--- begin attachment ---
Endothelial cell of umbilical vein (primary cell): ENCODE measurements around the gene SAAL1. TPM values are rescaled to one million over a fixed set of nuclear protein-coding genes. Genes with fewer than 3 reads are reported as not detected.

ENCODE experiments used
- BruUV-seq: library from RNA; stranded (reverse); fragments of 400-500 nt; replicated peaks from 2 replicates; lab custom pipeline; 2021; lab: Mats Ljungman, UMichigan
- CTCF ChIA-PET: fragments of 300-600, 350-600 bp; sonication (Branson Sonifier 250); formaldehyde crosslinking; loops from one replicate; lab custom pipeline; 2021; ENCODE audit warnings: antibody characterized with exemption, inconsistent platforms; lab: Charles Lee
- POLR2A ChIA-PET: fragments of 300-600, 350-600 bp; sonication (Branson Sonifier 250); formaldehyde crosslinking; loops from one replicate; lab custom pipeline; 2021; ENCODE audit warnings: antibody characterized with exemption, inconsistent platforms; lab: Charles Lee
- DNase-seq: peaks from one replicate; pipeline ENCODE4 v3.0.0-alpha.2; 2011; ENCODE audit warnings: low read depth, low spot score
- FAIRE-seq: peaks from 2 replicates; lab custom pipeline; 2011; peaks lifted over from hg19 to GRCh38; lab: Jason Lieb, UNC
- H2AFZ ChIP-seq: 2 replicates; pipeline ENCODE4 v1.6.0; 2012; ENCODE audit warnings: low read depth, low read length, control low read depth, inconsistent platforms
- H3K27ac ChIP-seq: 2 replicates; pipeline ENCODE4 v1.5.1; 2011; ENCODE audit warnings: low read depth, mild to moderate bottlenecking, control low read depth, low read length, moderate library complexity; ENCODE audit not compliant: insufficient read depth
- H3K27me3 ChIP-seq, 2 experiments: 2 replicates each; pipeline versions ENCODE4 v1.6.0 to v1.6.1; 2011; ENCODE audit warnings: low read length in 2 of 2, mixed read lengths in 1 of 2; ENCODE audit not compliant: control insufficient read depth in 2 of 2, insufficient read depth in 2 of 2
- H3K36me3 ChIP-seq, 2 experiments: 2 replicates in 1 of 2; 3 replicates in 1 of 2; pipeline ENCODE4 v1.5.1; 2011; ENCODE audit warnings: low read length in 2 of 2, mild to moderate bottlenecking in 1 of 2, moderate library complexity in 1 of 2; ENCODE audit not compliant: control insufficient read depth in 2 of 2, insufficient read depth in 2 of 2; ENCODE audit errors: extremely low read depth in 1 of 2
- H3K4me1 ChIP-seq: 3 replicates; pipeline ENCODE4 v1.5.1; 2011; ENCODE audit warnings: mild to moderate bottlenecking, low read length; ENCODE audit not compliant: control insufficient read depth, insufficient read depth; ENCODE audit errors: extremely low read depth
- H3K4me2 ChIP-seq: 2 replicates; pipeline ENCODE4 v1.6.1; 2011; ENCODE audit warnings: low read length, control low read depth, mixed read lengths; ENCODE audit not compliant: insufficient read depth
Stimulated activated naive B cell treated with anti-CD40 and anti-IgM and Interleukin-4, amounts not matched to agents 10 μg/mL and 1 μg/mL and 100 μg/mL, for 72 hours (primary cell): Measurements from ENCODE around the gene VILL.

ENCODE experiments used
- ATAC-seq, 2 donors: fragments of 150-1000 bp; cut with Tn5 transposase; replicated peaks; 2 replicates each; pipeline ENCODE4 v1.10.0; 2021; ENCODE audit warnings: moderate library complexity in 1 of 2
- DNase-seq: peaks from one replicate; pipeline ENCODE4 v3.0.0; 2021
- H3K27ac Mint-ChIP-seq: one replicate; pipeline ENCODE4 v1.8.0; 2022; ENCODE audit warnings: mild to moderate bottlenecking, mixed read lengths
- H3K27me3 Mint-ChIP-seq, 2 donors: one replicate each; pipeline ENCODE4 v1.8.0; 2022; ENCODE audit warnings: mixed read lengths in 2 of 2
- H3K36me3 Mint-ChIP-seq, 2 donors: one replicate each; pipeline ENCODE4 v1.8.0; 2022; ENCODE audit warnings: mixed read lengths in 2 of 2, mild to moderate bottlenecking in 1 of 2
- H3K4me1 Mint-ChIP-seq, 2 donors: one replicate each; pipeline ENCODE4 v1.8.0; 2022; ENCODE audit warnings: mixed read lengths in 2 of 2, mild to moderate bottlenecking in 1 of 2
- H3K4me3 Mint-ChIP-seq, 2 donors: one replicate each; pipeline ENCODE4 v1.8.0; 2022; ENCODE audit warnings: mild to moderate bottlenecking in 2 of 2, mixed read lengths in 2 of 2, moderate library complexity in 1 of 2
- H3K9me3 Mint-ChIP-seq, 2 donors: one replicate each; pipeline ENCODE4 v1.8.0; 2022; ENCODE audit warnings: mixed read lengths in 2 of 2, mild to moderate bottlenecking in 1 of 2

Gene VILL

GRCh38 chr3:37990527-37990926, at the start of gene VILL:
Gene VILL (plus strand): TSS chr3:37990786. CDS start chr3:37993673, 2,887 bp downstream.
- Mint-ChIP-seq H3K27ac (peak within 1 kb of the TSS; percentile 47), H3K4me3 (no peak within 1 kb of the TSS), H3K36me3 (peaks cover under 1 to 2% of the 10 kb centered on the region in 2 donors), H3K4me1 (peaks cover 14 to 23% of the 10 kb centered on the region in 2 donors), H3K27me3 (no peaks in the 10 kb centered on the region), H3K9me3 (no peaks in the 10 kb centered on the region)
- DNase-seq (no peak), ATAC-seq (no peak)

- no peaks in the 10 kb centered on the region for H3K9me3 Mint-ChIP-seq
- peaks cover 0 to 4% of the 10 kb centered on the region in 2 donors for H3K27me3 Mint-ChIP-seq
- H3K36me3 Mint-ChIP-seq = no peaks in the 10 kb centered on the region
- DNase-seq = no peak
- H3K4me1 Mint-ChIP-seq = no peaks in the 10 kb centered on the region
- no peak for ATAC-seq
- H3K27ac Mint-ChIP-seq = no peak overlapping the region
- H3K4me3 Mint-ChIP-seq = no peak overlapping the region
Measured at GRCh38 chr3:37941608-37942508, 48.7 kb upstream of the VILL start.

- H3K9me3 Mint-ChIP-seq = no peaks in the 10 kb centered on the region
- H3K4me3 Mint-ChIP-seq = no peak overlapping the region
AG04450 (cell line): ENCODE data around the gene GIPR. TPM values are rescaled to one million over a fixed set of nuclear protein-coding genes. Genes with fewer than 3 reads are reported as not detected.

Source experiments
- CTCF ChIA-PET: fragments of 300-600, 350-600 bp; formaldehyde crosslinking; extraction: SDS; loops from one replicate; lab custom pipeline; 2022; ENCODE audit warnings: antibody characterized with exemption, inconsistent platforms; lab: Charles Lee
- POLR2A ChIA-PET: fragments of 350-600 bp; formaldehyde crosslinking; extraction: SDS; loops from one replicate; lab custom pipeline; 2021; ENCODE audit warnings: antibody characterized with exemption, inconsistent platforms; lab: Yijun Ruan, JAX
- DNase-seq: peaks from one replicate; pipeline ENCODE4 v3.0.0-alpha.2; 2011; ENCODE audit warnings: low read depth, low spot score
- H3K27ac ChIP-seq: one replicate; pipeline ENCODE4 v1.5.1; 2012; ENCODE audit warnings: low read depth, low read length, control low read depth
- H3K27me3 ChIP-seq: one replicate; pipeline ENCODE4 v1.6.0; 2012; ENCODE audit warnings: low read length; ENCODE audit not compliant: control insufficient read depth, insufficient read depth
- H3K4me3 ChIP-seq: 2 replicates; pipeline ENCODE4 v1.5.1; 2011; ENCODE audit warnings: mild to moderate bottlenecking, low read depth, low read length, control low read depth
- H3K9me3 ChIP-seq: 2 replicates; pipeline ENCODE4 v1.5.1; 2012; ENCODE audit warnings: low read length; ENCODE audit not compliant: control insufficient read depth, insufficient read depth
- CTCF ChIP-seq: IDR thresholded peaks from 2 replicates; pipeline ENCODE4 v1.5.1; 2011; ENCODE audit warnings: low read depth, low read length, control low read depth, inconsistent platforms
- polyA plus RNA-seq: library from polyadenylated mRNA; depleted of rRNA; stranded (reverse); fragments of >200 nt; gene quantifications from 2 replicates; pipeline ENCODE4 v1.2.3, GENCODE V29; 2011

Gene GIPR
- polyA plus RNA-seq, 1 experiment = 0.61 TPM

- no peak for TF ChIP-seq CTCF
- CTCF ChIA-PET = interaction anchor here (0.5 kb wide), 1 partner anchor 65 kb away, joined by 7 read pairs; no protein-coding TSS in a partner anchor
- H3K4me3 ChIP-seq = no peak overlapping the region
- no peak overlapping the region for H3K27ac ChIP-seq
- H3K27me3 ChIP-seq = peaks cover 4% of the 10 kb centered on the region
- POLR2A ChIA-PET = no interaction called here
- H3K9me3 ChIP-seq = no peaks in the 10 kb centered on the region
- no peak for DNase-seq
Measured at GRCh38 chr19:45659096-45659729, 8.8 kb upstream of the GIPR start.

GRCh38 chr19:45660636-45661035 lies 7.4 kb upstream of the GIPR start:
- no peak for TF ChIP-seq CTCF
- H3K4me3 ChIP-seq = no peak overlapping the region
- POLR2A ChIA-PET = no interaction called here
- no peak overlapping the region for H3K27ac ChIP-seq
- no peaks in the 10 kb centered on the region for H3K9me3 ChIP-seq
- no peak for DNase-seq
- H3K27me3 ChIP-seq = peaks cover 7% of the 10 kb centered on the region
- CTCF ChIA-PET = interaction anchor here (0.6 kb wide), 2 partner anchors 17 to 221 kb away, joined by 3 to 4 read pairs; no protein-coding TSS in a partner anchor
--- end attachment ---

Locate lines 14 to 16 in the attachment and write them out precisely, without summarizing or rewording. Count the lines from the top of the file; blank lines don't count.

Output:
Stimulated activated naive B cell treated with anti-CD40 and anti-IgM and Interleukin-4, amounts not matched to agents 10 μg/mL and 1 μg/mL and 100 μg/mL, for 72 hours (primary cell): Measurements from ENCODE around the gene VILL.

ENCODE experiments used
- ATAC-seq, 2 donors: fragments of 150-1000 bp; cut with Tn5 transposase; replicated peaks; 2 replicates each; pipeline ENCODE4 v1.10.0; 2021; ENCODE audit warnings: moderate library complexity in 1 of 2